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A Tortoise That Runs Like a Hare
10/15/2007 12:00 am EST
Bryan Perry, editor of The 25% Cash Machine, says a Brazilian utility offers the best of both worlds—rapid earnings growth and a fat dividend.
Brazil is an emerging market economy and one of the fastest-growing countries in South America. Roughly 74% of Brazil’s population of 155 million has moved from rural areas to live in its fast-growing cities. As you might expect, this migration is placing demands on education, healthcare, housing, and increased energy needs.
Hydropower accounts for nearly 80% of all electricity generated in Brazil. So, CPFL Energia (NYSE: CPL), which was born out of the privatization of Latin American utilities, is currently operating two hydropower plants. CPL has plans to add four more plants by 2010, allowing it to double its current 900 MW power-generation capability.
CPFL Energia, the largest utility holding company in Brazil, engages in the generation, distribution, and commercialization of electric energy in Brazil. As of December 31, 2006, the company distributed electricity to approximately 5.9 million customers.
With a market capitalization of $9.31 billion, it’s truly one of Latin America’s premier big-cap growth stocks, and should provide us with stellar growth and big-time dividend yields as the Brazilian economic growth theme continues to unfold.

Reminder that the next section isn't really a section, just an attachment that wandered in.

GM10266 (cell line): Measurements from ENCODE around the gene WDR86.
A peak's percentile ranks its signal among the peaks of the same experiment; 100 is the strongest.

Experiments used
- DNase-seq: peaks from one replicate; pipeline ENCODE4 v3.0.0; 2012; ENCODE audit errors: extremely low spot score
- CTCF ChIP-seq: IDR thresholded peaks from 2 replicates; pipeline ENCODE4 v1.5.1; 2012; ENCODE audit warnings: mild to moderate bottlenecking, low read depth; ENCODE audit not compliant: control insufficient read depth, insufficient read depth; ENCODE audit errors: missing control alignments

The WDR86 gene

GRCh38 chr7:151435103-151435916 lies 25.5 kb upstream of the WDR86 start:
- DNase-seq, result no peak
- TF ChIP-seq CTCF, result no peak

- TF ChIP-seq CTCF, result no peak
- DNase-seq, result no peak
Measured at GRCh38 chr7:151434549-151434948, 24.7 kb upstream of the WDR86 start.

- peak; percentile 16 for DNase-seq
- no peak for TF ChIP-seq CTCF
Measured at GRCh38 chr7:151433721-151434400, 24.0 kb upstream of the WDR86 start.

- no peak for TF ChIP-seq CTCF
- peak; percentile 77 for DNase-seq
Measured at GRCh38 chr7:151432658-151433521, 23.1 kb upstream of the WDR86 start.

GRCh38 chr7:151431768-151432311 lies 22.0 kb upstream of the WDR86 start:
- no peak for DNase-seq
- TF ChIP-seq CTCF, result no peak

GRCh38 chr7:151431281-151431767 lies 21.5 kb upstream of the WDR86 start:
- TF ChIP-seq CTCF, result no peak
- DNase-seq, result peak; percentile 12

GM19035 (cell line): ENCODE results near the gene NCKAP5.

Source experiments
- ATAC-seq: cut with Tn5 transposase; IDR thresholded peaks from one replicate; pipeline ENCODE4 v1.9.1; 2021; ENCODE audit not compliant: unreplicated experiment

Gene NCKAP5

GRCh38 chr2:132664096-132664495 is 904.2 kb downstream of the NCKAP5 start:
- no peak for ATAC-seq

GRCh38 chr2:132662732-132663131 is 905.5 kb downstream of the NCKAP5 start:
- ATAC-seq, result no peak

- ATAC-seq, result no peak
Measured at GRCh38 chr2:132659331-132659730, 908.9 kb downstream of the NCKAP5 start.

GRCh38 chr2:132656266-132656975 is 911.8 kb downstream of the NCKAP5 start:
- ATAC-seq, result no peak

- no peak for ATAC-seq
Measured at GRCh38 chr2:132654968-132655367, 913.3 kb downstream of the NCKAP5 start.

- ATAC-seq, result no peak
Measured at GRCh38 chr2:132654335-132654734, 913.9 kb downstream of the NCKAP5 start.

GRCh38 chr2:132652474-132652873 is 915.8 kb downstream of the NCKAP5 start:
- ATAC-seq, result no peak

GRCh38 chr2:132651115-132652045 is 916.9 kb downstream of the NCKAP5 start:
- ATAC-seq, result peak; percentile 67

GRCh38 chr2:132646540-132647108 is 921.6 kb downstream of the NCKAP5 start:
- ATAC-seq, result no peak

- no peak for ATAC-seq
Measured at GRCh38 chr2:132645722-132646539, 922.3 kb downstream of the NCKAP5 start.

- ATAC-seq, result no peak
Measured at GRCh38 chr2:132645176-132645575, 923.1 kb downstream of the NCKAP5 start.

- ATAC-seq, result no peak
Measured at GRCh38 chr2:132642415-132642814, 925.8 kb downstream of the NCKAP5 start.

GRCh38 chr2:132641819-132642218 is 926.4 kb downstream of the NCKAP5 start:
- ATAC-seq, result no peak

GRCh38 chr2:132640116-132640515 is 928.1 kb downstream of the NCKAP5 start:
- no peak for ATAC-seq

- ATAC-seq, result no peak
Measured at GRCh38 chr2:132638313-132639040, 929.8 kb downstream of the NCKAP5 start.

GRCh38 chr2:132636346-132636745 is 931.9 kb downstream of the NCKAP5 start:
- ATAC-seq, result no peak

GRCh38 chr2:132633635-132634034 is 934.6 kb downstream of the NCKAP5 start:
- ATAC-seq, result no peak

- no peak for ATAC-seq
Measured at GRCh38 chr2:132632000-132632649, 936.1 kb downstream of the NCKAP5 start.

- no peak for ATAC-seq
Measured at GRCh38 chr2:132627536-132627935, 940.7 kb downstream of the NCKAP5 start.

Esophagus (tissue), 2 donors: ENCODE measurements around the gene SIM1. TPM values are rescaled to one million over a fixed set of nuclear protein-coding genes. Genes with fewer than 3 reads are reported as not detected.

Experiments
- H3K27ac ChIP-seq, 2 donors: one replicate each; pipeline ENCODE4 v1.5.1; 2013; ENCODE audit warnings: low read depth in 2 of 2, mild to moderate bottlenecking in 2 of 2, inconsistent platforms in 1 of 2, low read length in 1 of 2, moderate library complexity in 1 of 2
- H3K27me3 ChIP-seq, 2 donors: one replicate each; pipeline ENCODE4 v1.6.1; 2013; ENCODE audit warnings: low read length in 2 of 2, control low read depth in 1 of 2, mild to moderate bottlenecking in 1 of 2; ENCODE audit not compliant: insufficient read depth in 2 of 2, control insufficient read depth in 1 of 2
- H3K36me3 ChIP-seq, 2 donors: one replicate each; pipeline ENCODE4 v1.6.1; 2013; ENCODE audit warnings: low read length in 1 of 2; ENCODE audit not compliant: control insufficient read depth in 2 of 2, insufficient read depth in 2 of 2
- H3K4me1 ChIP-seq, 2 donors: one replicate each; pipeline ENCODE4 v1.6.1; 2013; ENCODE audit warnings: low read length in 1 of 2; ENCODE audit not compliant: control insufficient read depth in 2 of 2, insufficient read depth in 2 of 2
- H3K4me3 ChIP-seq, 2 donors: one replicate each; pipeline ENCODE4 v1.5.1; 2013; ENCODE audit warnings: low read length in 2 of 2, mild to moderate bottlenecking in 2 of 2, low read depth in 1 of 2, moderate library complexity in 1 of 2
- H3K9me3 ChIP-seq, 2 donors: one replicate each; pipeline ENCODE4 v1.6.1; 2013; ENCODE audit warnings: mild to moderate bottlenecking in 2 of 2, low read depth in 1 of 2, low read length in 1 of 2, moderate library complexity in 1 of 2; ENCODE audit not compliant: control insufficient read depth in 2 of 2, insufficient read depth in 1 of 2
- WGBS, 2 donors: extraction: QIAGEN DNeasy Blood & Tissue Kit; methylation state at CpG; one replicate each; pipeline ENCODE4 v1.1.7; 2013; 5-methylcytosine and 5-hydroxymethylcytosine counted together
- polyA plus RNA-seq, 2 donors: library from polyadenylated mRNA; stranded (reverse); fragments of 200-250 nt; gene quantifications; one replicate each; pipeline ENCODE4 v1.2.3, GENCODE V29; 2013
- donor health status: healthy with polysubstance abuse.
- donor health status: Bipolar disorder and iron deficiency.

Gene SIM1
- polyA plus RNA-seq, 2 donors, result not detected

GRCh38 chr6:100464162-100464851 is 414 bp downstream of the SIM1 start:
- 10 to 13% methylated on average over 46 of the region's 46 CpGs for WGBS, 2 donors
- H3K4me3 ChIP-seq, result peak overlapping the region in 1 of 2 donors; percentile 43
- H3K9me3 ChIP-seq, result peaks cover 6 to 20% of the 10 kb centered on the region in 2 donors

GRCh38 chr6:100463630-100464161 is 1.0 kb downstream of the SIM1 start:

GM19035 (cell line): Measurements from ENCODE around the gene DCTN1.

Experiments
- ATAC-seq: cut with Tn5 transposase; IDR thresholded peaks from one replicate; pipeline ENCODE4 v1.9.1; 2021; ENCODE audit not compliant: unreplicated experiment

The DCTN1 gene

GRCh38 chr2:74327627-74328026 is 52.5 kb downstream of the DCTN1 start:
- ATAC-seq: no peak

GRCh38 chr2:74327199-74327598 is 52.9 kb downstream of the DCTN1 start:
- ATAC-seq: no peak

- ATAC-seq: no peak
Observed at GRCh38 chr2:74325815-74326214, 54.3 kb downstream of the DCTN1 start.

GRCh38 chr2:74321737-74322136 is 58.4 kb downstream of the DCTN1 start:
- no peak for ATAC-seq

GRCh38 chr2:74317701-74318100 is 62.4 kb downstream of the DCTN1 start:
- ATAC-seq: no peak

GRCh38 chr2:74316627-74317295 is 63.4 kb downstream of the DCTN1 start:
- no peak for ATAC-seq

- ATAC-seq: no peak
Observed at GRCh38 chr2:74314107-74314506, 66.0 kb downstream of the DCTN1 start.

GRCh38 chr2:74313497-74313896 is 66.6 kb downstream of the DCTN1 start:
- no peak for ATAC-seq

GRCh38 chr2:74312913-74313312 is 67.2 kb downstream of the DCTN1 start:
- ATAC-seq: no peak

CPL’s net operating revenues rose 18.2% for the second quarter, [while] net income for the same period increased 20.9% from the [same quarter a year ago]. EBITDA (earnings before interest, taxes, depreciation, and amortization) advanced 23.5%. CPL’s second-quarter earnings totaled $658 million, up 18.9% from a year ago, on revenues of $2.9 billion.
This kind of top- and bottom-line growth just isn’t achievable in mature economies, [and] the economies of scale are huge.
With a forward dividend payout of $5.09 per share, the current yield on this rapidly growing utility is right at 9%. It doesn’t quite get us a double-digit yield, but we won’t miss the mark by giving up 1% in dividend yield, if we collect potential 20% capital gains. I’ll make that trade-off any time.
With a stabilizing economy under the leadership of President Lula and a growing demand for electricity to support Brazil’s burgeoning growth, CPL is a high-dividend-paying value stock investors should seek to own. Utilities within emerging markets are steeped in a history of paying out luxurious dividends so as to attract foreign capital—and yes, I’m attracted.
Buy shares of CPFL Energia S.A. up to $60. The stock has made a rapid ascent off its 200-day moving average, jumping from $50 to $60 in a matter of only two weeks. My hunch is that we will get a chance to buy the stock at, or under, $55 before it resumes its march higher. I believe that when the first signs of short-term profit taking set in, we will have more than one opportunity to buy CPL under $55.
(The ADRs closed Friday near $62—Editor.)
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